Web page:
The Building a Hyperconnected City study found that cities are drowning in data from advancements such as Internet of Things (IoT). The Oracle survey projected that there will be more than 30 billion connected devices generating data by 2020. The study notes that for cities to become truly ‘smart’, they must have a cloud infrastructure in place to extract, integrate, and analyze this data to glean the insights needed to enhance everything from citizen services to building projects.
The Oracle report surveyed 100 cities across the United States, APAC, EMEA and LATAM.
The hyper-connected multiplier effect
According to the Oracle study, the average return on investments in hyper-connected initiatives ranges from three to four percent. As cities become more interlinked, their ROI grows: cities just starting out realize a return of 1.8 percent for implementers and 2.6 percent for advancers, while hyper-connected leaders see a 5.0 percent boost.
That can translate into enormous returns ranging from $19.6 million for implementers to $40.0 million for advancers and $83 million for hyper-connected leaders.
Key findings of the Oracle study
- AI, Blockchain and biometrics are increasingly pervasive. Cities are using these technologies in key urban areas, such as IT infrastructure and telecoms, mobility and transportation, payment and financial systems, and physical and digital security. City leaders need the right technology platforms and applications to implement and leverage these tools and capabilities.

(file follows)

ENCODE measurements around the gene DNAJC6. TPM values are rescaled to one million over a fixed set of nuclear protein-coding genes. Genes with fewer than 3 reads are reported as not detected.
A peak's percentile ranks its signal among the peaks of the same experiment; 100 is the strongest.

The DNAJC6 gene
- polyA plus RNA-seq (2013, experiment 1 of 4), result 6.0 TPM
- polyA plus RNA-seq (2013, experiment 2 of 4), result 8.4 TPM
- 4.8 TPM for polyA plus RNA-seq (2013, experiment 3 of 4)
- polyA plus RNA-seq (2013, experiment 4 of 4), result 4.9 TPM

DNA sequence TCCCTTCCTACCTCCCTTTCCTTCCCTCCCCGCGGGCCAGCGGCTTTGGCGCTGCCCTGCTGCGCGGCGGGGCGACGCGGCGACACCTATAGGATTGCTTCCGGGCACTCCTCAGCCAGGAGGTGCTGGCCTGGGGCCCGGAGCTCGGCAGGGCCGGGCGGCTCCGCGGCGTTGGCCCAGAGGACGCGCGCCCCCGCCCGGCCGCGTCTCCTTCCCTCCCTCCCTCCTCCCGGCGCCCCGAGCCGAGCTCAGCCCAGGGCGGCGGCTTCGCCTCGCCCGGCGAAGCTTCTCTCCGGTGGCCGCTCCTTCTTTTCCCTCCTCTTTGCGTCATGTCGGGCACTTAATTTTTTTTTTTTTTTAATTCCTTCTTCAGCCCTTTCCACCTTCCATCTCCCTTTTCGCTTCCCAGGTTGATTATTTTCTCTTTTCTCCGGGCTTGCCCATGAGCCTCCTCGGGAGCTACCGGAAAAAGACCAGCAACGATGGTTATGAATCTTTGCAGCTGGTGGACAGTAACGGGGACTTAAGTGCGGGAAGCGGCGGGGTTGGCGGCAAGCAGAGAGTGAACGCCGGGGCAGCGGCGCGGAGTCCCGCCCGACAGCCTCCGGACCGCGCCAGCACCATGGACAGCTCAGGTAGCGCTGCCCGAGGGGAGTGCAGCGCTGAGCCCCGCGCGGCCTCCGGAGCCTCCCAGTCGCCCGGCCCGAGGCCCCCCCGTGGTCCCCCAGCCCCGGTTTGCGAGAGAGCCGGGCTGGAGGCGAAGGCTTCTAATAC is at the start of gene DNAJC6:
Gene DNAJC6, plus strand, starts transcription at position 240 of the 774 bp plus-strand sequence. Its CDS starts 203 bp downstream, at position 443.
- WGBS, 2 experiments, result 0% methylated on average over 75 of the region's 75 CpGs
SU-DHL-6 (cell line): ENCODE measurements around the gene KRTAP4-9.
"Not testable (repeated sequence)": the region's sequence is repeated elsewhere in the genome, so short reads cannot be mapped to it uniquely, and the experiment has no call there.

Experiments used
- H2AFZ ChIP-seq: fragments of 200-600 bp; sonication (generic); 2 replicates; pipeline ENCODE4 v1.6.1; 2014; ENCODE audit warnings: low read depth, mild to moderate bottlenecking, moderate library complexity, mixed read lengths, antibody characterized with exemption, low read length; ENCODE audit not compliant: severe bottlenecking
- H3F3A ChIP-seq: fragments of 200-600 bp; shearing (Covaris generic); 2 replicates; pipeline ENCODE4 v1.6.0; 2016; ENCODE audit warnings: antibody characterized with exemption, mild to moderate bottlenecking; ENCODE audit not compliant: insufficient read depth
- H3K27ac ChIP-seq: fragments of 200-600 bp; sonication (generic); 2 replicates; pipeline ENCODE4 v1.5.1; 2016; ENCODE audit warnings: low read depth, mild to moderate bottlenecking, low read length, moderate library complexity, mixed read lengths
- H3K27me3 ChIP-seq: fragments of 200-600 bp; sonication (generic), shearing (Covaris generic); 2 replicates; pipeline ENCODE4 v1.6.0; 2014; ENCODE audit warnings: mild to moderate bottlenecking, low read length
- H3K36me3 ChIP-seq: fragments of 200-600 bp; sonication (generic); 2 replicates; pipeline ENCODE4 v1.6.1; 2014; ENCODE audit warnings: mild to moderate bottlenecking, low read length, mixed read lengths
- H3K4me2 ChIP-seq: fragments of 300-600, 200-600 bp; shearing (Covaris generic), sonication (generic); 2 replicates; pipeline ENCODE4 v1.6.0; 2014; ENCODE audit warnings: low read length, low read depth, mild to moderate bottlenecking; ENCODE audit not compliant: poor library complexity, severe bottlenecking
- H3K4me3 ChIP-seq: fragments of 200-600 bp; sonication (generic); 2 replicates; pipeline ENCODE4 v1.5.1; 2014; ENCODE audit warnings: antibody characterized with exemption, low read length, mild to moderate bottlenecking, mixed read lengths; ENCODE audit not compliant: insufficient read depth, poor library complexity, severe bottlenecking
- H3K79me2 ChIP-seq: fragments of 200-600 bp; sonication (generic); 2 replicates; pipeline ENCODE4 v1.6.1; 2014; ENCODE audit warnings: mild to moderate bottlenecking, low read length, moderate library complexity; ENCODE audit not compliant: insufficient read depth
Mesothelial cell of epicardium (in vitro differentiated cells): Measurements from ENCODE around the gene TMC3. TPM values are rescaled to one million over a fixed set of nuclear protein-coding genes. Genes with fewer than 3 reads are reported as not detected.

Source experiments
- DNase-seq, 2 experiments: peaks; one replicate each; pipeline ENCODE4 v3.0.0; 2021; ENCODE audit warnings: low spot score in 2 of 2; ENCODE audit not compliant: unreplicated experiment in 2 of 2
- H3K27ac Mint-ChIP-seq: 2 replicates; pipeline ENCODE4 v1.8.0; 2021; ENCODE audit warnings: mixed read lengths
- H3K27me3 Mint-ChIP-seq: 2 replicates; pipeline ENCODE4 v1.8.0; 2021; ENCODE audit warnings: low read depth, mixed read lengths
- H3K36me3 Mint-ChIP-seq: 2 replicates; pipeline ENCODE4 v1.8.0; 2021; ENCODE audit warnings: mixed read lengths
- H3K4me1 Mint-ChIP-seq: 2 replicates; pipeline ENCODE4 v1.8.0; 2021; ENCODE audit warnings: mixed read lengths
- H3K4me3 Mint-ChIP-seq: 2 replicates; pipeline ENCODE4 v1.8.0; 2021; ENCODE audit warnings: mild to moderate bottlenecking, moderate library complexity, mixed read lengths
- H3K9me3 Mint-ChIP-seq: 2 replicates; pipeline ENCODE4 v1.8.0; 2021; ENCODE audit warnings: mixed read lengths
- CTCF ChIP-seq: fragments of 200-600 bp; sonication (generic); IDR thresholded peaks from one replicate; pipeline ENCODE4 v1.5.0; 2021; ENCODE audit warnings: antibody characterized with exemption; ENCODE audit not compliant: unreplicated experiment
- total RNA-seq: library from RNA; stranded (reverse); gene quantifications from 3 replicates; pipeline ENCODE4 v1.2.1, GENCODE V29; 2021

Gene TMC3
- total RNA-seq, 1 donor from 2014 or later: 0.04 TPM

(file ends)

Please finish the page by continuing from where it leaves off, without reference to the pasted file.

- Cybersecurity requires careful planning and is expensive when not implemented properly. The Oracle study revealed that half of the 100 city leaders surveyed do not feel adequately prepared for cyberattacks.
- Smart initiatives are bolstering constituent satisfaction. While physical and digital security top the list of priorities, citizen engagement and satisfaction have risen as a top five goal. 33 percent of innovative leaders in North America have appointed Chief Citizen Experience Officers.
“The public sector, particularly at local level, is dealing with seismic technological, demographic and environmental shifts. Data is the rocket fuel for this transformation, and progressive cities are turning to cloud, data platforms, mobile applications and IoT as a way to scale and prepare for the future,” said Susan O’Connor, global director for Smart Cities, Oracle. “In contrast, not taking advantage of emerging technologies such as AI, Blockchain or virtual and augmented reality comes at a cost. Cities of the future need strategic, long-term investments in cloud data architecture, along with the right expertise to guide them through.”